In recent years attempts have been made to attribute to allergic mechanisms many diverse diseases of unknown pathogenesis. These attempts have occasionally led to sweeping conclusions—conclusions which do not appear to be warranted on the basis of the facts adduced.
Allergic phenomena have been mentioned in connection with a number of neurologic conditions, and it has been suggested that certain of these diseases may be entirely or partially based on allergy, e. g., convulsive states, optic neuritis, encephalopathies, migraine, palsies and multiple sclerosis.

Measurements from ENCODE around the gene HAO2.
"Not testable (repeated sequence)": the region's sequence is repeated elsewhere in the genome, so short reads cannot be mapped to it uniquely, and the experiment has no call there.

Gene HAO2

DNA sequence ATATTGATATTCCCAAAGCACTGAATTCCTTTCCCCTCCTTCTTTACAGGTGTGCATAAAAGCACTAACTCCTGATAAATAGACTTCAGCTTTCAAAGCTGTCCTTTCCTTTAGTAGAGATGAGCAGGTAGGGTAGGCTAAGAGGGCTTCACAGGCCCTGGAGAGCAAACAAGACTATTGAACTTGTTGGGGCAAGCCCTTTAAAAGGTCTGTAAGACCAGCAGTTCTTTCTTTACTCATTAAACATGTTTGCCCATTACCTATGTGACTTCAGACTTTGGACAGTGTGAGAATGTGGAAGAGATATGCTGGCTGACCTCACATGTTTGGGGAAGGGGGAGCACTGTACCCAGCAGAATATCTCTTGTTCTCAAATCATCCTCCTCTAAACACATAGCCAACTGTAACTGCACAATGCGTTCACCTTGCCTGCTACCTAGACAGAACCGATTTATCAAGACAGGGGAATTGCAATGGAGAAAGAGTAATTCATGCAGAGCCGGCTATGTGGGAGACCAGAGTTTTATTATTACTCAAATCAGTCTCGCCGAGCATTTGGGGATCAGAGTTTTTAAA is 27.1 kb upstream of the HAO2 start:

In a few of these conditions there seems to be some clinical or laboratory evidence which justifies the assumption that in at least some cases the disease is associated with states of specific acquired hypersensitivity to foods, drugs, inhalants, or other environmental substances, or foreign serums. In others there is no such evidence, and the suspicion of a relationship is based merely on similarities observed between the
BAER RL, SULZBERGER MB. ROLE OF ALLERGY IN MULTIPLE SCLEROSIS: INCIDENCE OF ATOPY IN A SERIES OF FORTY CASES. Arch NeurPsych. 1939;42(5):837–841. doi:10.1001/archneurpsyc.1939.02270230059004
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